Jareki gathers crowds in European casinos
On European roulette the chances were higher than in America: there were 37 cells with numbers rather than 38, which reduced the casino’s advantage over the player from 5.26% to 2.7%. And as Jareki later discovered, they were just right for him: old, shattered, full of physical defects.
With his wife, he walked dozens of Roulette in casinos across Europe, from Monte Carlo (Monaco) to Divon-les-Bains (France) and Baden-Bains (Germany). The couple recruited a team of 8 casino assistants who recorded roulette results – sometimes 20,000 launches per month. Then, in 1964, he struck the first blow.
Having identified the defective wheels, he borrowed £25,000 from a Swedish financier and spent 6 months implementing his strategy, without hiding at all. By the end of the period he had earned £625,000 (approximately $6,700,000 to date).
Jareki’s victories made headlines all over the world, from Kansas to Australia. Everyone wanted to know his ‘secret’ – but he knew that to keep winning he had to hide the true methodology.
So he invented a fashionable fairy tale for the press: he supposedly counted roulette results every day and then fed the results to the Atlas supercomputer, which gave him the winning numbers.
At the time, as gambling historian Russell Barnhart wrote in his book “Playing the Wheel”, “Computers were considered creatures from outer space. Few people, even among casino managers, knew them well enough to distinguish myths from reality”.
Hiding behind this technological ploy, Jareki continued to track down defective tables – and was preparing for another big step.
The casino owner’s worst nightmare
Charged with cash, Jareki has acquired luxury apartments near San Remo, a luxury Italian casino on the shores of the Mediterranean Sea. Meticulous observations helped him identify a table at which the number 33 dropped out much more than usual – as a result of “constant ball friction on the wheel”. On a spring evening in 1968, he arrived in his white Rolls-Royce at this playhouse of sin and won about $48,000 ($360,000 today) within three days.
Eight months later, he came back after winning $192,000 ($1,400,000) in one weekend on two different roulettes twice in one night, which devastated the casino’s stock of money. The casino owner, who was on the verge of ruin, had no choice but to ban Jareki from visiting his establishment for 15 days “for playing too well”.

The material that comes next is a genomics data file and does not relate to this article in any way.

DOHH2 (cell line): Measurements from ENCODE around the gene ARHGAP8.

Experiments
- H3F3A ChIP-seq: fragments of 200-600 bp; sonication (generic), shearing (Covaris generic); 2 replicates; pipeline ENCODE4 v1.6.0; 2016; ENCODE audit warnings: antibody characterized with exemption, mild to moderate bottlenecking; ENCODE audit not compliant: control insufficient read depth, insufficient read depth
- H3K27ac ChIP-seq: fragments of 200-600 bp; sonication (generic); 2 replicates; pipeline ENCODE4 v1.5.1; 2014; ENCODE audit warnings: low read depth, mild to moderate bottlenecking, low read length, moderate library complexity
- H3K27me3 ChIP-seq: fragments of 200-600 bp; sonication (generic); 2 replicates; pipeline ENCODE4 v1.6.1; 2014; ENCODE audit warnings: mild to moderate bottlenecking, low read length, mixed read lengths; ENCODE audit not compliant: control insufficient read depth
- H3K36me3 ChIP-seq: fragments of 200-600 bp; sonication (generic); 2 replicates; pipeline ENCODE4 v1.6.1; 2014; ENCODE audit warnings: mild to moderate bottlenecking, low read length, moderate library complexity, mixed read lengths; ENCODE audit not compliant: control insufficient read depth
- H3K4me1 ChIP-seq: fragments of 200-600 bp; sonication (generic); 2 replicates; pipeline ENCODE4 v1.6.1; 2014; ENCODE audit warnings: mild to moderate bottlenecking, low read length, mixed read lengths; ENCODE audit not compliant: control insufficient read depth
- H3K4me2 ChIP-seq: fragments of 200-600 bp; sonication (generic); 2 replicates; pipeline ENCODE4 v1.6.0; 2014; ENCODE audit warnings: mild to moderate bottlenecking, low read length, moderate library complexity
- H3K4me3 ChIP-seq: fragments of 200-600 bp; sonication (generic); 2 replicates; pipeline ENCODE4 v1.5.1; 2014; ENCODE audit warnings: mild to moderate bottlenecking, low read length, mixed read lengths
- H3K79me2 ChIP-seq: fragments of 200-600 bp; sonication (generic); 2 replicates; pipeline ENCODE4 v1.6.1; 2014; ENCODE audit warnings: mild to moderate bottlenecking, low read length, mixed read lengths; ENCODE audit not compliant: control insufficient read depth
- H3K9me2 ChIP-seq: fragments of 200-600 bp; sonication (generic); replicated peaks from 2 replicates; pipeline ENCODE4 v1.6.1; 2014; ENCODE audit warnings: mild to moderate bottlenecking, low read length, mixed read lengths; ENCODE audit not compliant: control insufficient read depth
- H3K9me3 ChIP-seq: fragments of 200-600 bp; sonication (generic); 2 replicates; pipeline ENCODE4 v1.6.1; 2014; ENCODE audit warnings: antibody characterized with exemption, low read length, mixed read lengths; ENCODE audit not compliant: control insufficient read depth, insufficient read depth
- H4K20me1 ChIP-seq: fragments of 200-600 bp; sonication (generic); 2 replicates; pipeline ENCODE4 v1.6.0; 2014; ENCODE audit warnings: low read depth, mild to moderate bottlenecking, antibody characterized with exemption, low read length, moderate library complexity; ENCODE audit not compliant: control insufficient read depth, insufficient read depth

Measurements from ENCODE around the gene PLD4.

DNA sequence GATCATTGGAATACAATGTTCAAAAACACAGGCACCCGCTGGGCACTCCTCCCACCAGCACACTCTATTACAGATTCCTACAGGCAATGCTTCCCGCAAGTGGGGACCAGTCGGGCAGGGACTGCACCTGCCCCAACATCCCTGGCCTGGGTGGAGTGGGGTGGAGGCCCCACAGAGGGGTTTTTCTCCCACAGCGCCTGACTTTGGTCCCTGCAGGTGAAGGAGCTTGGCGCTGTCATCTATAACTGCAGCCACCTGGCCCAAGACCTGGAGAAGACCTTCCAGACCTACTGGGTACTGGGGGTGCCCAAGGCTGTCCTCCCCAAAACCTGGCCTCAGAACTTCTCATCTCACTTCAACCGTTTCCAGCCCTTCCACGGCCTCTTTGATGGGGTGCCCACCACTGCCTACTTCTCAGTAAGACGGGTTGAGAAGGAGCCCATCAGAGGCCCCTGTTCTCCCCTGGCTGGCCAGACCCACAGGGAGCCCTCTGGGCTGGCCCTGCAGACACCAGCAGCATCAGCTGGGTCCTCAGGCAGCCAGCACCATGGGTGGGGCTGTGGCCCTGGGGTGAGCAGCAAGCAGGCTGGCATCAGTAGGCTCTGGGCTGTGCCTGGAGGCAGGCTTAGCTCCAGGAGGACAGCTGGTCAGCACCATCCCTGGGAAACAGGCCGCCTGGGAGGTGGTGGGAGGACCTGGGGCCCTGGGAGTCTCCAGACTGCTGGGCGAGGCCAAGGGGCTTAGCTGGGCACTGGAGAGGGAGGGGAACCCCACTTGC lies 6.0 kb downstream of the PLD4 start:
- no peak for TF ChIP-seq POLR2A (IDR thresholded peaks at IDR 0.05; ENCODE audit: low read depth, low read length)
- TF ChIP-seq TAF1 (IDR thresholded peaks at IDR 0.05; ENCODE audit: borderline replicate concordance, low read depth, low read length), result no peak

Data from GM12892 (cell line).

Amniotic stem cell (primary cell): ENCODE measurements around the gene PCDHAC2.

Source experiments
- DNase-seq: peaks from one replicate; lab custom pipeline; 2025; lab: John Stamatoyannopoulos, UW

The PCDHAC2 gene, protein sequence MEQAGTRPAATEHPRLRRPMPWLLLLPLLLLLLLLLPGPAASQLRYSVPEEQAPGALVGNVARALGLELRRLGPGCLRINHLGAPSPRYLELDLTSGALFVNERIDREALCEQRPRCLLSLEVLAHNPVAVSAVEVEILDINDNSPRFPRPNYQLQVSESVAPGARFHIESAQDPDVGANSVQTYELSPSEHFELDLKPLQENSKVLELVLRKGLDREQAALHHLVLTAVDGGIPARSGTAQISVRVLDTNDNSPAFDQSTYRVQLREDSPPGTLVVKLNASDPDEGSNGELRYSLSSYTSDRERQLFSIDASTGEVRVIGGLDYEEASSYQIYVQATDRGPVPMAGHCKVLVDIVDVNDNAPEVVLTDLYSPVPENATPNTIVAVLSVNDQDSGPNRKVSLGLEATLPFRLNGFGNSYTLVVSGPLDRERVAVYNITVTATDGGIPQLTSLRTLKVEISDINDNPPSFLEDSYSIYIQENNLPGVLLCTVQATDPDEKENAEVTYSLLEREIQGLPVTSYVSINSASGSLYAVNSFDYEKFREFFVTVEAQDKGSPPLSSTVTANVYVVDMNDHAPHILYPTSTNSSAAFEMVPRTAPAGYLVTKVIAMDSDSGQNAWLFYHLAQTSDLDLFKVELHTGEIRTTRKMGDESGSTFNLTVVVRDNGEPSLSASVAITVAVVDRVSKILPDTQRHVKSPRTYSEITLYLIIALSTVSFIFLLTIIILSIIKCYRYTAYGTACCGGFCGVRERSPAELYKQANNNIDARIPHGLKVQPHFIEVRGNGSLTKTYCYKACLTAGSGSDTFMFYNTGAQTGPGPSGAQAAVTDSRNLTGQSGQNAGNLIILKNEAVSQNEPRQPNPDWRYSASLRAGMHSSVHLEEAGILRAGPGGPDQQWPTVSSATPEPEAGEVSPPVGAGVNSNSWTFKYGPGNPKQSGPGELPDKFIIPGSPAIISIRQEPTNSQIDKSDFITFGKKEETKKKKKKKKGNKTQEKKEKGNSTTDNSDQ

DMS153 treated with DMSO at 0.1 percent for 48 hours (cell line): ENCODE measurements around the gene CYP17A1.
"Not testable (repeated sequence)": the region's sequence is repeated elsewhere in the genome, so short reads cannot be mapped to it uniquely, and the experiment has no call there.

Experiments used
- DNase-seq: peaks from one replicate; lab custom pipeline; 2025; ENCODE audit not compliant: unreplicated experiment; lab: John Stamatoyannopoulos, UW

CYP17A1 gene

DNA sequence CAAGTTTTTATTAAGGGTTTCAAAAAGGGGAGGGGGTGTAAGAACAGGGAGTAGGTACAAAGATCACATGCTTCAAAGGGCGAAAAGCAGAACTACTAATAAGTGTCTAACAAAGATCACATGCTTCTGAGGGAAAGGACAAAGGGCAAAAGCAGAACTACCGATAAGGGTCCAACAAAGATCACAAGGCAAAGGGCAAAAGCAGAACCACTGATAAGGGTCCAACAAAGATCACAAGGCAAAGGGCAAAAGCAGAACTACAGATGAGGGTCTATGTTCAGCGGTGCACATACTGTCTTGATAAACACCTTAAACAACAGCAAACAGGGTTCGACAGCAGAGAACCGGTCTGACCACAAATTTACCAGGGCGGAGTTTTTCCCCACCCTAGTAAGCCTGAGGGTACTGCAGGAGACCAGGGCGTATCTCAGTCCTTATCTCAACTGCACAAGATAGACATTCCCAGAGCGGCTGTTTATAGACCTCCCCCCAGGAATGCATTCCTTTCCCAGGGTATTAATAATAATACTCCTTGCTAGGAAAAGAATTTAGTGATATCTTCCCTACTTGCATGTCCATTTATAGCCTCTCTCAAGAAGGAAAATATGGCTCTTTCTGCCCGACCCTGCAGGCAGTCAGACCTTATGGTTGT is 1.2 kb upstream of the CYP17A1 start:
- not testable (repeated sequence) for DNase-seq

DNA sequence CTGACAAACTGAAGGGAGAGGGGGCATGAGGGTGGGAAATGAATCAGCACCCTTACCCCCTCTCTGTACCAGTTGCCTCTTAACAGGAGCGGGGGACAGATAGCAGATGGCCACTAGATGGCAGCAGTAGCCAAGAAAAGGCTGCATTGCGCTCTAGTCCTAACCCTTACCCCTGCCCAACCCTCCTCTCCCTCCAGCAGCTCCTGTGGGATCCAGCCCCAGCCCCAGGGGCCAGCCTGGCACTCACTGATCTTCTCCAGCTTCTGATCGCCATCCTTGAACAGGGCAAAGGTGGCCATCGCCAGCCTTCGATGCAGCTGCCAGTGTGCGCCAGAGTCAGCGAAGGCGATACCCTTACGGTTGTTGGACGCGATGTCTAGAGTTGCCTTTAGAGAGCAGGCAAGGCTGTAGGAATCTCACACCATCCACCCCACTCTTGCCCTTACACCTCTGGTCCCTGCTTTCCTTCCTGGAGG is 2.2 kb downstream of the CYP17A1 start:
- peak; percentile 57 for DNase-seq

Sanremo Casino, where Jarequi won a large sum
In the evening after the ban, Jareki returned and won another $100,000 ($717,000) – the casino even had to write him a debt.
When visiting the casino, large crowds of people gathered around Jareki to watch the master at work. Many tried to repeat the bets behind him by placing small bets on the same rooms.
Trying to outsmart Jareki, the casino owners would change his favourite roulette every night. However, the professor remembered every vein in the tree, every chip, scratch and paint defect – and always found the right ones.
“He became a threat to all European casinos,” said Larder Sydney Morning Herald. “I don’t know how he does it, but I would be happy if he never came back to my casino.
“If the casino manager doesn’t like to lose,” parried Jareki, “let them sell their vegetables.
In the end, Sanremo gave up and replaced all 24 roulette, spending a significant amount. The management decided that this was the only way to stop the best player they had ever seen.
Over the following decades, the casinos began to invest heavily in roulette tracking systems, tracking defects and creating wheels that were less prone to distortion. Today, most of the wheels are digital, and they use algorithms that guarantee that the casino will win.
With roulette to the grave
Overall, Jareki won about $1,250,000 ($8,000,000 today) at the casino, placing large bets on defective roulette from 1964 to 1969.
The Italian newspaper Il Giorno called him ‘the most successful roulette player’, a skinny academic who did not look like a ‘gambler’. Once considered a ‘botanist’ by the university, he has now become ‘the hero of all university students’.
Richard Jareki and his family
In 1973, Jareki moved back to New Jersey, starting a new career as a commodity broker. With the help of his brother, a billionaire, he increased his fortune by a factor of 10. He also passed on his passion for games to his son, who at the age of 9 became the youngest chess champion in history.
Casino owners pestered him from time to time with partnership calls, but he never agreed: “He liked taking money from the casino,” his wife, Carol, told the New York Times, “not giving it away.
In the early 90s, Jareki was tired of Atlantic City and moved to Manila, where gambling was flourishing and poorly regulated. He lived there until his death in 2018, when he was 87. In the Philippines he play at best casinos and here’s a list of real gambling casinos in Philippines from Jareki.